Weekly Reading Round-Up
I’ve been immersing myself in the 1920s in anticipation of starting work on the next stand alone novel. This week it’s been D.J. Taylor’s Bright Young People, Mary Lovell’s The Mitford Girls, and Nancy Mitford’s Highland Fling. I’ve just started a re-read of Dorothy Sayers’s Gaudy Night, which is a bit too late for me, but does have several admirable descriptions of Oxford. (Not to mention being my favorite of the Lord Peter books.)
What have you been reading this week?
I’m still rereading, waiting for my copy of The Countess Conspiracy by Courtney Milan to arrive. Right now it’s The Basic Eight by Daniel Handler. Before that it was The Curious Incident of the Dog in the Night-Time by Mark Haddon, and before that Lucy by Laurence Gonzales.
I hope that your copy arrives very soon.
I received an ARC and loved Courtney’s book.
In fact, I bought the other books and novellas in the series.
I have been on a Courtney Milan book marathon!
I have been listening to Mary Roberts Rinehart again. First, “the Door” (written in 1930), and right now I am in the middle of “the Swimming Pool” (written in the early 1950s). They are amusing and very complex, and you get normal conversation that is sprinkled lightly with the kind of political incorrectness that was the norm at the time, especially in the one published in 1930. Highly interesting how far we have come!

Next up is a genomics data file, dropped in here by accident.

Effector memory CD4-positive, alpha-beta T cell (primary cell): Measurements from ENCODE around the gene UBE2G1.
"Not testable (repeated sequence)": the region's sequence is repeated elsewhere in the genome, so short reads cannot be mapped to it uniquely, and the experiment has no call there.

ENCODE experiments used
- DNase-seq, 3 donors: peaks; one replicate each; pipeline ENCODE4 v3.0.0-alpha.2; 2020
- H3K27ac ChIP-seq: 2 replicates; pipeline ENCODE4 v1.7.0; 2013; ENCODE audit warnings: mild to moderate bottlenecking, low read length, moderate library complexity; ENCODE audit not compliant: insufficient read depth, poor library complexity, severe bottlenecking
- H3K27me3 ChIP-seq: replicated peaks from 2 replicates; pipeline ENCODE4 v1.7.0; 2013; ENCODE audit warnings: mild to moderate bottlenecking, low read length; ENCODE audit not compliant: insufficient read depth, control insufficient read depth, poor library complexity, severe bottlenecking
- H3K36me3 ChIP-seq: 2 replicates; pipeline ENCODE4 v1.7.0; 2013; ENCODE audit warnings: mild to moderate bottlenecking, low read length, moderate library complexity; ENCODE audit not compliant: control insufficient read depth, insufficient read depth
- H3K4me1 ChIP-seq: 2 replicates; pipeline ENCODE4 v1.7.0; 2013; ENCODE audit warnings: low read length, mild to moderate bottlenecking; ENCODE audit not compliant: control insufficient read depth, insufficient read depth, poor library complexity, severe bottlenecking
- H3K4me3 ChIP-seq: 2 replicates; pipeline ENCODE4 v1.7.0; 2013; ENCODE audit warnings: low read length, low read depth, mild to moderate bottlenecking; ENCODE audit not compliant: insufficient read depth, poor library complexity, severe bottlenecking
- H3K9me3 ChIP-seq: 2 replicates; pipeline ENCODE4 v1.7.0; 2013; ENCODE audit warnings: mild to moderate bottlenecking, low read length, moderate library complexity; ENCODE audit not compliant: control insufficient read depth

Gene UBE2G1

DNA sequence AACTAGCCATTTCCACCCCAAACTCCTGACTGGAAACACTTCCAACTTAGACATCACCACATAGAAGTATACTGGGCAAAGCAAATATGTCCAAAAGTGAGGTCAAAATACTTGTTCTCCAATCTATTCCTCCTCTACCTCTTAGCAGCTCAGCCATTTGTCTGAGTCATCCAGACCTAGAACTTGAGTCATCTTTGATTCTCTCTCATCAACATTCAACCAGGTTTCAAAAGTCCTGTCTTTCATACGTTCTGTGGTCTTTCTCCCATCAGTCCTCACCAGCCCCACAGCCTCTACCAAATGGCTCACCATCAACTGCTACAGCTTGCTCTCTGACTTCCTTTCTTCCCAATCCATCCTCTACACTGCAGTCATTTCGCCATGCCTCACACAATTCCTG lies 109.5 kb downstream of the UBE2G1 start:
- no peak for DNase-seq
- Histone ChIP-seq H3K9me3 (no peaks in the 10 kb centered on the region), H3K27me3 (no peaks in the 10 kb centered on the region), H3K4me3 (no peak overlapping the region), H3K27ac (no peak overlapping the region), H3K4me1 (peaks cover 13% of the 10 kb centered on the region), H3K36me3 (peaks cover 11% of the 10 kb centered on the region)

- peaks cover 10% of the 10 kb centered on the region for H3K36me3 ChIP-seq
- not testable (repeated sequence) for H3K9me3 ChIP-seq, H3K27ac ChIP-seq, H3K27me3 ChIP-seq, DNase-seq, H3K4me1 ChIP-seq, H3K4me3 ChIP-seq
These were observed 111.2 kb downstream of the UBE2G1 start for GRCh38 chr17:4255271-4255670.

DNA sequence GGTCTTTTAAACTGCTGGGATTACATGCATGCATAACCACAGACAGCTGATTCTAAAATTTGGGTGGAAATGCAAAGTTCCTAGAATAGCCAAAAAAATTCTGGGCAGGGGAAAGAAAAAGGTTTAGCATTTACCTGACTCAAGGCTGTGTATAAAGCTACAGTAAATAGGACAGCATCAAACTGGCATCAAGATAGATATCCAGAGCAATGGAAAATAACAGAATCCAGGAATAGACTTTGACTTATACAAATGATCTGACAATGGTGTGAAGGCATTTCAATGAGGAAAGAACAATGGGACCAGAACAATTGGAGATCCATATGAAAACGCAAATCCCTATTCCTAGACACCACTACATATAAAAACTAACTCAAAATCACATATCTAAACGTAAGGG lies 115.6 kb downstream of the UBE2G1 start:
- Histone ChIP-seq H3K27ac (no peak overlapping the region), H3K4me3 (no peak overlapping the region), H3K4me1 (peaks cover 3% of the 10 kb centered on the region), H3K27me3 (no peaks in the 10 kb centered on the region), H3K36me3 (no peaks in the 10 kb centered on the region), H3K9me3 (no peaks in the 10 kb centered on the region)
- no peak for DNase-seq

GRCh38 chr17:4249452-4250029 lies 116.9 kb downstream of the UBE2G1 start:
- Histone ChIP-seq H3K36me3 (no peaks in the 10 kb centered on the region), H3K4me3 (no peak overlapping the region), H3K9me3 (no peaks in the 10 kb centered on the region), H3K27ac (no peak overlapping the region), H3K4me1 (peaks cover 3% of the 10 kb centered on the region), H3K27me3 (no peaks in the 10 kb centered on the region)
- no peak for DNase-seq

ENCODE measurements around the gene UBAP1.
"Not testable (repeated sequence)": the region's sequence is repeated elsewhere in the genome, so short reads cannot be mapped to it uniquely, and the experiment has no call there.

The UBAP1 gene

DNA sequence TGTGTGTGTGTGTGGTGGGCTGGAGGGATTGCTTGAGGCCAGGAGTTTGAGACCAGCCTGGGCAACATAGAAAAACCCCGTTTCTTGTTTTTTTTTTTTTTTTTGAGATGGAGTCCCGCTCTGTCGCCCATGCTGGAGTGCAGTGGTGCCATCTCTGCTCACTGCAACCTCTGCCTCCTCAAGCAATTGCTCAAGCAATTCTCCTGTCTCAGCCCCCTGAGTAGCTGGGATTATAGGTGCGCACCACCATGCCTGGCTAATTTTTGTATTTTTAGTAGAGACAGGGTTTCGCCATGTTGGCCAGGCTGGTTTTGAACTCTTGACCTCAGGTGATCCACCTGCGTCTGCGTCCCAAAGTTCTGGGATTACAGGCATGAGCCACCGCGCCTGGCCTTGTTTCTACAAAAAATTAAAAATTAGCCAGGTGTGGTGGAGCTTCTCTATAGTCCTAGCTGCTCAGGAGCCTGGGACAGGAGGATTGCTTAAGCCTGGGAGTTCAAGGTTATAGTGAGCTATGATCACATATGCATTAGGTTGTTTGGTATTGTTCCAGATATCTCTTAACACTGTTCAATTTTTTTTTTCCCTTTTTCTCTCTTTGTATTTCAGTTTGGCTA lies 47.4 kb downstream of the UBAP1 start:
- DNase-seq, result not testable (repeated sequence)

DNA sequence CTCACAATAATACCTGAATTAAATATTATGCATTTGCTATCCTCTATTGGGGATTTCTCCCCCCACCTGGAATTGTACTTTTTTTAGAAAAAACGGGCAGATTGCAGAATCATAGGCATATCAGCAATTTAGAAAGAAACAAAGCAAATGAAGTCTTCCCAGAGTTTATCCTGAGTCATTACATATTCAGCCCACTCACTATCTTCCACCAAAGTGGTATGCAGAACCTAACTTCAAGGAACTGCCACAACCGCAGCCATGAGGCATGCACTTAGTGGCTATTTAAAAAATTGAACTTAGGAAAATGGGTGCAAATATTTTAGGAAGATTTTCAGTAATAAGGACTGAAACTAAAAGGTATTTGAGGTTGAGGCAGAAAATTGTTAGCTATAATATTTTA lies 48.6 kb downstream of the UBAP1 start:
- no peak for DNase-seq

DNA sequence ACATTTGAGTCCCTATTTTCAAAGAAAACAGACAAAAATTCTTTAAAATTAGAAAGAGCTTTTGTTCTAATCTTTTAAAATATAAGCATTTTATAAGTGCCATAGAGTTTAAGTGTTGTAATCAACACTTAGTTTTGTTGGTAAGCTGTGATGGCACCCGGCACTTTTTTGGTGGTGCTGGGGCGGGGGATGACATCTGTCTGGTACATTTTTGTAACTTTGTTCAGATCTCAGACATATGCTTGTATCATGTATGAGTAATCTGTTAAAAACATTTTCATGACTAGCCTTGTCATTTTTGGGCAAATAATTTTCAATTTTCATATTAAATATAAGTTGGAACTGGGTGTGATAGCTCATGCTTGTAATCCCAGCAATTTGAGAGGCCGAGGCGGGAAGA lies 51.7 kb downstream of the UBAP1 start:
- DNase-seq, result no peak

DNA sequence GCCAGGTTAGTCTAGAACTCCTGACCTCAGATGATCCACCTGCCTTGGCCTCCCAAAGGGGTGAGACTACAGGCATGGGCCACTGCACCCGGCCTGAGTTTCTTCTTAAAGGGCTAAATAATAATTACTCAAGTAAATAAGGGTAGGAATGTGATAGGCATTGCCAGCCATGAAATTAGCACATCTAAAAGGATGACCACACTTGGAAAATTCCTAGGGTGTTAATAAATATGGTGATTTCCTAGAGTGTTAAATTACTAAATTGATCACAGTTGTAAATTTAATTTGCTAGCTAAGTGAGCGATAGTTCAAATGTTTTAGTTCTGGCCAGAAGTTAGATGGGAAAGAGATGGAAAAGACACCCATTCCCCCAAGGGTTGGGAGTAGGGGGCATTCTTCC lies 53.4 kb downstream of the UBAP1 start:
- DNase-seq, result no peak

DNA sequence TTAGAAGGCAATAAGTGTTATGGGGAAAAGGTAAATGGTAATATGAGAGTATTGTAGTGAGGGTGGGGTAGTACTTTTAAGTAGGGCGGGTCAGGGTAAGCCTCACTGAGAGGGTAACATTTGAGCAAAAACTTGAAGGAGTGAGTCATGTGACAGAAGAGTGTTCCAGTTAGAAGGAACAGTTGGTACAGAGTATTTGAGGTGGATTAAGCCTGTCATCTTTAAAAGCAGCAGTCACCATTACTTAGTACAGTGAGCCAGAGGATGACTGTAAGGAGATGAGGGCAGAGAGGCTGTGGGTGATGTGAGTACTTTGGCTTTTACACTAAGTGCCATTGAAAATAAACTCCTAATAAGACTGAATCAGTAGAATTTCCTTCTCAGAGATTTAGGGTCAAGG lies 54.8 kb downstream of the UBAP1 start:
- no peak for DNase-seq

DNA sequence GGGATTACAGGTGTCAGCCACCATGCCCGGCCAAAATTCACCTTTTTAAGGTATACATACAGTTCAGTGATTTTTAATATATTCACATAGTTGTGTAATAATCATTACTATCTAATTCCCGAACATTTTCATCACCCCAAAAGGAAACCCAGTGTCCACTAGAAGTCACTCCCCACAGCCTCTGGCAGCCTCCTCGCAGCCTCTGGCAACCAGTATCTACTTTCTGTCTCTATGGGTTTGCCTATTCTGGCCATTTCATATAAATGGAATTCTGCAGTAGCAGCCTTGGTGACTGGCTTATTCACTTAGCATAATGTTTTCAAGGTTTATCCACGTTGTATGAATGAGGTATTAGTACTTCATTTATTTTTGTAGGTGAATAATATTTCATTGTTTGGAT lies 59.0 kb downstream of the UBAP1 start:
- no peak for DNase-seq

I’m deep in a fantasy series that my boyfriend has recommanded me: The Legend of Eli Monpress, by Rachel Aaron. It’s fun, it’s a bit epic, the characters are as mysterious as they are funny… a perfect winter reading!!
I also have Bet Me, by Jennifer Crusie, waiting in line! 🙂
I’ve been reading “Long Walk to Freedom” the Nelson Mandela biography… which, yes, amazing life, but, he’s not a writer and he needed an editor, because, it’s dense and long.
I have ‘Highland Fling’ on my TBR pile!